Track 01. PAPA NDIAYE (Laye Mboup/ adapted by Assane Mboup. Arr. Barthélemy Attisso)  
Assane Mboup - lead vocal in Wolof 
One of the very first traditional griot songs to be updated and played by a modern band, the musicians who went on to form Baobab shocked and seduced Dakar audiences with this piece in 1968. Trademark sax work from Issa Cissoko. The lyrics pay homage to an old, benevolent king of Senegal called Papa Ndiaye Ndene. 
Track 02. NIJAAY (Laye Mboup / adapted by Assane Mboup, Youssou Ndour. Arr. Barthélemy Attisso) 
Assane Mboup and Youssou Ndour - lead vocals in Wolof 
Composed by the late and legendary vocalist Laye Mboup, this song has remained a favourite amongst the Senegalese public since an afro-sporting Baobab first performed it on radio and television in 1972. This is a more up-tempo version featuring the sabar drums of Thio Mbaye, a work-out for Attisso's wah wah guitar, tenor sax from Issa Cissoko and alto from Thierno Koite. Lead vocals are taken by Assane Mboup, protégé of Youssou Ndour, who also makes an appearance. The lyrics advise women on how to be successful in marriage - “put on your best clothes and perfume” – while celebrating the wives of the various band members.  

Track 03. BENI BARAALE  (Bembeya Jazz de Guinea/ arr. Barthélemy Attisso) 
Balla Sidibe - lead vocal in Malinke 
Baobab's tribute to neighbouring Guinea's legendary Bembeya Jazz and their late singer Aboubacar Demba Camara. Bembeya played at Dakar's Miami Club in 1969, when several members of Baobab were still in the resident Star Band. That night the Star Band played various Bembeya songs in their guests’ honour. Beni Barale was one of those songs, and is played here in the Guinean style with Guinea’s Baba Nabe on second guitar. The song talks of love for one’s country - no country is better than your own.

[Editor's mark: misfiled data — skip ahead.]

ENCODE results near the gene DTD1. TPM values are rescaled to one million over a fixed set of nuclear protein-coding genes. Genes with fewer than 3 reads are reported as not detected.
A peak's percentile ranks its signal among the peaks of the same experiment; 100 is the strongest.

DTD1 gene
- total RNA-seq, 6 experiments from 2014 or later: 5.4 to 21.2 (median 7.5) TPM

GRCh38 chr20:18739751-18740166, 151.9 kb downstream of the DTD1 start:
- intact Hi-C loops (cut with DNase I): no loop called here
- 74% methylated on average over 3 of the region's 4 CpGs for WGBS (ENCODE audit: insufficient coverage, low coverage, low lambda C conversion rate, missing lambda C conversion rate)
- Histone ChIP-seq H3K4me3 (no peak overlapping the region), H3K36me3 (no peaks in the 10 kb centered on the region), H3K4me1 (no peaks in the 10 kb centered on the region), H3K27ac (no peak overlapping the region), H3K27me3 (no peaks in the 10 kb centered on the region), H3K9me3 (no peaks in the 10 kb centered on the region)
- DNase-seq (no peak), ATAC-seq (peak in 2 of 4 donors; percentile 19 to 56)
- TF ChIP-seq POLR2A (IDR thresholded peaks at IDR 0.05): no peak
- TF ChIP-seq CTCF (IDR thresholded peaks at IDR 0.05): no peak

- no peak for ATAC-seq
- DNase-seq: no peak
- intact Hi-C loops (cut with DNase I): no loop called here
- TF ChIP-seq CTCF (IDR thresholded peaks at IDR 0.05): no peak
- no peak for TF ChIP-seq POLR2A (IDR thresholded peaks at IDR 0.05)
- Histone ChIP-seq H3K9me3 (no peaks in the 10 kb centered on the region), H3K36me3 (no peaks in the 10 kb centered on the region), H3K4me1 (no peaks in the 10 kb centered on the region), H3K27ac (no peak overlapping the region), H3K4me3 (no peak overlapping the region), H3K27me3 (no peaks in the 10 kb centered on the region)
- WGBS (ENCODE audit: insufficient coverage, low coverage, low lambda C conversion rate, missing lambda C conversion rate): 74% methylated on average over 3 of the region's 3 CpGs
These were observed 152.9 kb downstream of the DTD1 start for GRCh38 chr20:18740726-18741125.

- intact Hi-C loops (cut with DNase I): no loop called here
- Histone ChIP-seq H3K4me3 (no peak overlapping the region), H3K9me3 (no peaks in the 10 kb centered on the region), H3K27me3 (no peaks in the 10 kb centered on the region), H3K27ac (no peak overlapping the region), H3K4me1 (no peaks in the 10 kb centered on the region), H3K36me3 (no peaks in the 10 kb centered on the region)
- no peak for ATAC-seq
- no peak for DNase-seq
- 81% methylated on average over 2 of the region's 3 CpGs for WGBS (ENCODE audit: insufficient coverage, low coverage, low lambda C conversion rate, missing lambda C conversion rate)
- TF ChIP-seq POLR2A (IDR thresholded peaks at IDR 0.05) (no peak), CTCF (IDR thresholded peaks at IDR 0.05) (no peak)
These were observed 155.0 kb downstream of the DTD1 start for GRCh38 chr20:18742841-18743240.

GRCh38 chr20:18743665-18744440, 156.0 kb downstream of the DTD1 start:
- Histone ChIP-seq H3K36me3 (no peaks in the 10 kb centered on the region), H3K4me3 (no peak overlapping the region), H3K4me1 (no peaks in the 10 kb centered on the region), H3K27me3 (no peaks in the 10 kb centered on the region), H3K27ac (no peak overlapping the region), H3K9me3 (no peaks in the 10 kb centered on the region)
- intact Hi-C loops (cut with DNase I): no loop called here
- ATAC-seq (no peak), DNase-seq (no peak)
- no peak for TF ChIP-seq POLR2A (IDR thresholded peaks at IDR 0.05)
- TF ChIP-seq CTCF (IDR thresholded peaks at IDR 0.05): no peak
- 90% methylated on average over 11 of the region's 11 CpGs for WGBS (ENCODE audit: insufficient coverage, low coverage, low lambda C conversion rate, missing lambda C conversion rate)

Track 03. AMI KITA BAY  (Rudy Gomis/ arr. Barthélemy Attisso)  
Rudy Gomis - lead vocal in Portuguese Creole. 
Sung in the Portuguese creole of Guineau Bissau and Casamance, this rhythm is 'mbalsa', a Baobab hybrid combining mbalax (the pre-eminent musical style of Senegal today) and salsa. The lyrics deal with the responsibilities of being a working father: “If I don’t go to work, nothing will work at home”.
Track 04. CABRAL (adapted by Balla Sidibe and Barthélemy Attisso) 
Balla Sidibe and Rudy Gomis - lead vocals in Portuguese Creole.  
'Cabral' pays homage to Amilcar Lopes Cabral, former president of Guineau- Bissau, to celebrate his successful revolution against Portuguese colonial power. A typically Baobab take on the Cuban guajira rhythm.   

Track 05. SIBAM (Medoune Diallo/ arr. Barthélemy Attisso)  
Medoune Diallo - lead vocal in Wolof. 
Medoune Diallo, who has achieved great success with Africando, had a hit with Baobab with this song in the late 1970s. It is based on ‘seuruba’, a ritual dance from Casamance, Senegal’s southern region, performed at circumcision ceremonies. "If you dance Sibam too much it makes your waist hurt” Thio Mbaye on sabars and Assane Thiam on tama join Baobab's rhythm section. The pocket trumpet is played by Ibou Konate, who has been performing with Baobab in recent years.